Shortages force Japan to impose new energy restrictions
Factories, shops and offices in Tokyo have been told to cut down on their energy use because of power shortages.
Large businesses in the Tokyo area will have to use 15% less energy than last year because of the closure of the Fukushima nuclear power plant.
The latest restrictions come as Japan's big manufacturers have turned pessimistic about business conditions, according to the latest Tankan survey.
The business sentiment index plunged 15 points to minus nine in June.
It is the first negative rating in 15 months, although manufacturers expect conditions to improve later in the year.
The sentiment index is derived by subtracting the percentage of respondents who say conditions are poor from those who say they are good.
No air conditioning
The power restrictions came into force on Friday and will apply to big factories, office buildings, universities and department stores in the Tokyo area.
The new rules come as power use rises as a result of the summer heat.
Electricity use between 9am and 8pm on weekdays must be reduced by 15% compared with last year. The rules will be in place until 22 September.
Companies who use too much power could face fines of up to 1m yen ($12,400; £7,750).
"We ask their co-operation so we can all overcome the energy crunch," said trade ministry official Satoshi Koyanagi.
Firms have announced plans to cut down on their energy use.
Sony says it will turn off the air conditioning after 6pm and start the business day an hour earlier than usual.
The Tokyo Stock Exchange has turned off its electronic price ticker and will not receive visitors until the end of September.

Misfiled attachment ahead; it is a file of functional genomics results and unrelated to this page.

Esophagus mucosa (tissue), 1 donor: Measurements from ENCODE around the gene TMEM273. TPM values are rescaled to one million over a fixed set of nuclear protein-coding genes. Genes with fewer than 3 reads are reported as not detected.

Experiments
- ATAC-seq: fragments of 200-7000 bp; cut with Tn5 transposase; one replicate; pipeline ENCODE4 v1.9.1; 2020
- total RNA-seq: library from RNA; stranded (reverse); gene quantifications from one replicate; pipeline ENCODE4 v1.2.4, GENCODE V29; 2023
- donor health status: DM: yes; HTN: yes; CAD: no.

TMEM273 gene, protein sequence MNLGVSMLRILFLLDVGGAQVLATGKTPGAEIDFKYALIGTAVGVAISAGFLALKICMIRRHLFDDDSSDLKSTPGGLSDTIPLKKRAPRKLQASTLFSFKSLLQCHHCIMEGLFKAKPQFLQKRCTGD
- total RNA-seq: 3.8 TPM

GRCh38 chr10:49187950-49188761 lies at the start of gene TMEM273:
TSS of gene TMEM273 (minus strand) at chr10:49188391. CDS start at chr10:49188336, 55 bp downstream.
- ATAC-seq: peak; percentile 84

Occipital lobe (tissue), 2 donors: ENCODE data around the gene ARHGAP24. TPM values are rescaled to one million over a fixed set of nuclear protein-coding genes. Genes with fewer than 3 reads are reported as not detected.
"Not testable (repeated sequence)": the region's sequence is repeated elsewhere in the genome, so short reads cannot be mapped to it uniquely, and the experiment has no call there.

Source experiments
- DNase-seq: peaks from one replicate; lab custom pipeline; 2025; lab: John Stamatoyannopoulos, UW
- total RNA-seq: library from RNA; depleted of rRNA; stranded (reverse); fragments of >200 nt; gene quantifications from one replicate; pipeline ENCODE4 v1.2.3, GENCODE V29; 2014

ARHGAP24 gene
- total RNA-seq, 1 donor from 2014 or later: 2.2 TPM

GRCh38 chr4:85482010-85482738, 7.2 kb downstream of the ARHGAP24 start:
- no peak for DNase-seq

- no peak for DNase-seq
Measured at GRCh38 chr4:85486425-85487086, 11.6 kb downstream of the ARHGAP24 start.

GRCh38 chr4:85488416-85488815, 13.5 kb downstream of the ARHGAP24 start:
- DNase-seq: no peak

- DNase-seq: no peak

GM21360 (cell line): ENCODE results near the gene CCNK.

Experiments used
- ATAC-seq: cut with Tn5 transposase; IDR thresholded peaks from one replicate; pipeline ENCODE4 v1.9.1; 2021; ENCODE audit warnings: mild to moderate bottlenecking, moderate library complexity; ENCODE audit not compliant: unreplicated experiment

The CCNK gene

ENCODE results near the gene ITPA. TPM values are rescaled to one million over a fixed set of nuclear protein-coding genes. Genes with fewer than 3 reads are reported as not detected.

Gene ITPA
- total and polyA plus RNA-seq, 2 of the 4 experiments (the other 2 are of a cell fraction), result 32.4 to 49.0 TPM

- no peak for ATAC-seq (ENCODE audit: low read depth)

"We are turning off all the lights and air conditioning in the visitors' areas," said stock exchange spokesperson Yukari Hozumi.
The government has already advised office workers to wear casual clothing in place of jackets and suits rather than to turn up air conditioning systems.
The earthquake and tsunami that hit Japan on 11 March led to rolling power blackouts affecting factories around the country.
While the damage caused by the twin natural disasters has hit Japanese manufacturers hard, companies say they expect conditions to improve in the second half of the year.
Analysts said that as conditions on the ground improve, businesses are likely to bounce back.
"The headline index was a little weaker than expected [in June], but big manufacturers' sentiment is seen as rebounding firmly," said Takeshi Minami of Norinchukin Research Institute.
"The data confirmed the view that the worst is over and the economy will return to a moderate recovery led by manufacturers later this year," he added.
Data released earlier this week showed that factory output in Japan was recovering at a faster-than-expected pace.
Industrial production in May rose by 5.7% compared with the same month last year, the second successive month of rising output.
However, though the supply chain conditions and industrial output have started to improve, analysts warned the recovery could be derailed by various factors.
"There are risks to such a recovery, which will be based on reconstruction demand and exports," said Mr Minami.
If a political impasse were to delay reconstruction projects in the country it would have a detrimental affect on the economy, he said.
Hiroshi Miyazaki of Shinkin Asset Management Company added that a lot of Japanese companies were anticipating increased demand due to reconstruction activity after the quake and tsunami.
"If this demand doesn't come through as expected, there is a risk of a sharp adjustment," he warned.
Analysts said a combination of other internal and external factors may also hit the Japanese manufacturing sector.
"A slowdown in the global economy would slow the recovery in exports, while power supply problems in the summer may put a lid on factory output," said Mr Minami.